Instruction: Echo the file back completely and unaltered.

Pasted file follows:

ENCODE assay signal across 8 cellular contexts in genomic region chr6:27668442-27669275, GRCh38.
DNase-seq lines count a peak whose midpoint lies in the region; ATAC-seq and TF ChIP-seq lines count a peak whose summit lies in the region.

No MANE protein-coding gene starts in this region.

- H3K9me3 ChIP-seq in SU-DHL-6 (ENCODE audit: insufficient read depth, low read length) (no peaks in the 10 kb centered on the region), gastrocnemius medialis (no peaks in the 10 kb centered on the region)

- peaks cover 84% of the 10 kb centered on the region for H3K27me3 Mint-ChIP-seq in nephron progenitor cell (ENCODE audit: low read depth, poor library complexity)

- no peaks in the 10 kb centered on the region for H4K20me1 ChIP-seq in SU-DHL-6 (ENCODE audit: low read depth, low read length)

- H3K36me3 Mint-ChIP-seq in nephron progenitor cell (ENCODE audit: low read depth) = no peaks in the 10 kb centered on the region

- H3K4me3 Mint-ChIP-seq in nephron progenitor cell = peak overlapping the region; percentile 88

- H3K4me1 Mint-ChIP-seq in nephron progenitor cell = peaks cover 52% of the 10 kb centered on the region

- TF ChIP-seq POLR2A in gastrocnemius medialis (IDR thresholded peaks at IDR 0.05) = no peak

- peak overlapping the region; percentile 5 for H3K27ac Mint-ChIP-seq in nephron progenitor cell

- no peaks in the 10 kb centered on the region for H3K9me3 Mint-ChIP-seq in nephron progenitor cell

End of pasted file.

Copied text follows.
ENCODE assay signal across 8 cellular contexts in genomic region chr6:27668442-27669275, GRCh38.
DNase-seq lines count a peak whose midpoint lies in the region; ATAC-seq and TF ChIP-seq lines count a peak whose summit lies in the region.

No MANE protein-coding gene starts in this region.

- H3K9me3 ChIP-seq in SU-DHL-6 (ENCODE audit: insufficient read depth, low read length) (no peaks in the 10 kb centered on the region), gastrocnemius medialis (no peaks in the 10 kb centered on the region)

- peaks cover 84% of the 10 kb centered on the region for H3K27me3 Mint-ChIP-seq in nephron progenitor cell (ENCODE audit: low read depth, poor library complexity)

- no peaks in the 10 kb centered on the region for H4K20me1 ChIP-seq in SU-DHL-6 (ENCODE audit: low read depth, low read length)

- H3K36me3 Mint-ChIP-seq in nephron progenitor cell (ENCODE audit: low read depth) = no peaks in the 10 kb centered on the region

- H3K4me3 Mint-ChIP-seq in nephron progenitor cell = peak overlapping the region; percentile 88

- H3K4me1 Mint-ChIP-seq in nephron progenitor cell = peaks cover 52% of the 10 kb centered on the region

- TF ChIP-seq POLR2A in gastrocnemius medialis (IDR thresholded peaks at IDR 0.05) = no peak

- peak overlapping the region; percentile 5 for H3K27ac Mint-ChIP-seq in nephron progenitor cell

- no peaks in the 10 kb centered on the region for H3K9me3 Mint-ChIP-seq in nephron progenitor cell